"For awhile, I’d do a little research here and there and would have pages stuffed in this book and that book all over the house. Nothing organized," Stout said. "Then I got on the Internet about 10 years ago …"

These days he’s a walking, talking history of the war and Weakley County, tracing the names of all those who fought in the war from the area. He eventually joined the Sons of Confederate Veterans.

"I felt a connection to what they did and what they felt for their homes," he said. "It got stronger the more I read."

It’s a sentiment that resonates with James Elliott, a Vietnam veteran who lives in Greenfield.

"To me, it’s patriotic," he said, explaining via his own experience.

"I hope those fighting now won’t have to go through what my generation did when we came home, and people wanted to erase that entire era from their memory," he said. "It’s a little like that flag at the end of town. There are those who want to erase that part of our history, but if you love this country, you have to embrace, or at least accept, all that happened."

Stout will admit to you that "a lot of my views are pretty conservative."

But he also will tell you emphatically that his embrace of the symbols of the Confederacy has far more to do with family and home than the issues that turned the flag into a statehouse battle in Georgia, South Carolina and Mississippi.

"The hate groups like the Ku Klux Klan used the flag for their purposes, which were not mine. I know slavery was a big part of this, but I know it was a terrible way to live," he said. "But the Klan also uses the American and Christian flags, too."

It came to a head a few years ago, "when it seemed like people were trying to erase all the symbols … it struck something in me," he said.

He had an acre of land left where the Mullins Club once stood, "so I decided to put the flag up. It was just me."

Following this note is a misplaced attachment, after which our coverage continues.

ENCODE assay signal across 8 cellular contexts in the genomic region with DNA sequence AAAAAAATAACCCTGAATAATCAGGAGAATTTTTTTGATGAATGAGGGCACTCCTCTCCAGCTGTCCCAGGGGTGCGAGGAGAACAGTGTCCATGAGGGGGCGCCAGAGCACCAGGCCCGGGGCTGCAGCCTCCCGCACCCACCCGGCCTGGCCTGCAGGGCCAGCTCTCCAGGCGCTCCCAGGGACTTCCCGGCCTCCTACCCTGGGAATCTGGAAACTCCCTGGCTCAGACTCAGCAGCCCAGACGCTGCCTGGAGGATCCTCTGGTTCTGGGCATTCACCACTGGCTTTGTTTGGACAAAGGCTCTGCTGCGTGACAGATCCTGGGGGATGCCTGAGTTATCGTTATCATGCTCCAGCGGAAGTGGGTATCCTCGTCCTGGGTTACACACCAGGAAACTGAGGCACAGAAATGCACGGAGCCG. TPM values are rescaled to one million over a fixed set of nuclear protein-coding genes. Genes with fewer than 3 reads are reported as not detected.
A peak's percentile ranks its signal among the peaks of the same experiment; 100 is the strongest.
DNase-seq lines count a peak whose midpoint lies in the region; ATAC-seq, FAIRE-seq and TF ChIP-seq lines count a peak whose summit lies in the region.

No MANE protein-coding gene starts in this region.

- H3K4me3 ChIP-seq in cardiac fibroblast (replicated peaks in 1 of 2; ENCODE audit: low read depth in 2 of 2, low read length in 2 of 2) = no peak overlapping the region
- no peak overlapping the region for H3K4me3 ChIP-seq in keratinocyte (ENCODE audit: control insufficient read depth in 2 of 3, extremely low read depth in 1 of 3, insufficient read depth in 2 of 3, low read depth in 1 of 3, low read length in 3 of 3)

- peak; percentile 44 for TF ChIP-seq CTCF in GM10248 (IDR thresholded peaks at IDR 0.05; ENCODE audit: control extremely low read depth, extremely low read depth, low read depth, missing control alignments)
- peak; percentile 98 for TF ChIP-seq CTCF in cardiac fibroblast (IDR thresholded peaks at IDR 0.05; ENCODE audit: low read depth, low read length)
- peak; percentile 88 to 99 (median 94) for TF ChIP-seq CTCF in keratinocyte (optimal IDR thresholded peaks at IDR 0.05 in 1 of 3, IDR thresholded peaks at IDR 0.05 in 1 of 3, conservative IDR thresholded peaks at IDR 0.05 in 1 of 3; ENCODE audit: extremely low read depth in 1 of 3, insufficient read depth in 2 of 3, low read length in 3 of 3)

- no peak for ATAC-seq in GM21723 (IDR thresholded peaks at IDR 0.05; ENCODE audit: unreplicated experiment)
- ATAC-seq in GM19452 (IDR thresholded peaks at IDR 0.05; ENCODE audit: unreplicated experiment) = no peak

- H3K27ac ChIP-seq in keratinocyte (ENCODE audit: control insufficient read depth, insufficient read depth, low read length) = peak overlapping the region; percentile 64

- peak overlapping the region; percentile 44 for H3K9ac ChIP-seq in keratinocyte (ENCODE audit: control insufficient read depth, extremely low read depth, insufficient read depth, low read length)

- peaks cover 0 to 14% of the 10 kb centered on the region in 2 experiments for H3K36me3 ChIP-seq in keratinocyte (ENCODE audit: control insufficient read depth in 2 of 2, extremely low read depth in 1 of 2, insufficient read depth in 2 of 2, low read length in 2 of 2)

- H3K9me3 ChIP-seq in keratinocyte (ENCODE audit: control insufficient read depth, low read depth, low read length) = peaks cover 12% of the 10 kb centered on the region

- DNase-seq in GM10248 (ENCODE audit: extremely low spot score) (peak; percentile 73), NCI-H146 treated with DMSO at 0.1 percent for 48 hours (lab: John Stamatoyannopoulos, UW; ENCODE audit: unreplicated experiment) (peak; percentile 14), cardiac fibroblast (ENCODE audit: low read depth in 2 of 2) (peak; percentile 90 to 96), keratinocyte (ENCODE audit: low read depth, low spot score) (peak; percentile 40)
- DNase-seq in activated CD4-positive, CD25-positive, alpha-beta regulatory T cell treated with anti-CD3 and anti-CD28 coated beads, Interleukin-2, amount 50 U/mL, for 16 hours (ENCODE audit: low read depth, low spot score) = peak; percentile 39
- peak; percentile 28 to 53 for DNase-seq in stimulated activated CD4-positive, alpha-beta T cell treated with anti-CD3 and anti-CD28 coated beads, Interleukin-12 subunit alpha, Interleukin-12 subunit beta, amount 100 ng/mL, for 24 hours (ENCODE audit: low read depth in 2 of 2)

He also said it was not meant to show disrespect to anyone. "I meant no insult by it, so no one should take insult," Stout says.

Last summer, the Col. Jeffery Forrest Camp (Dresden) decided to add the recruiting aspect for their organization. Stout said his group "has talked about putting a picnic table up for those who might stop."

Ben Sewell, executive director of the 2,000-member SCV based in Columbia, said there are similar displays in Alabama and Florida.

"It’s something handled on the state level by various camps in our organization," he said. "We put our local numbers on the boards and are looking for potential prospective members.

"We’re a historical organization. We get one or two harassing e-mails or phone calls from time to time, but we don’t view it as trying to be controversial. It’s not meant to be in your face, but it’s showing respect for the ancestors … and those who died and were wounded in that fighting. It is a piece of our history."

Truth be told, the battles fought in other places haven’t happened here.

Potts said, "I’ve gotten one inquiry since it’s been up, a lady asking if it was on city-owned property. I told her it was on private property, who put it up and never heard from her again."

Carolyn Mullins, who lives across U.S. 45 from the flag, said, "Only thing that concerns me is that people think it’s mine, but it doesn’t bother me."

Mae Tansil, who is African-American, said that when the flag first went up, "I was offended some. I don’t mind saying it."

But she added, "as time goes on, I notice it less. Really, I don’t think about it much any more."

Mae’s husband, Thomas, and Stout are friends.

"I even did his family’s genealogy and discovered that one of his great-great-uncles fought for the Confederacy," Stout said.

"I’ve talked to him about joining our (SCV) group."

Mae said her husband, "doesn’t talk about it to me about that stuff much, because he knows how I feel. … but, yes, they’re friends."

Like kudzu around a tree trunk, the story keeps extending, and intertwining in ways that don’t always make sense. Just happens.

Copyright ©2006 The Jackson Sun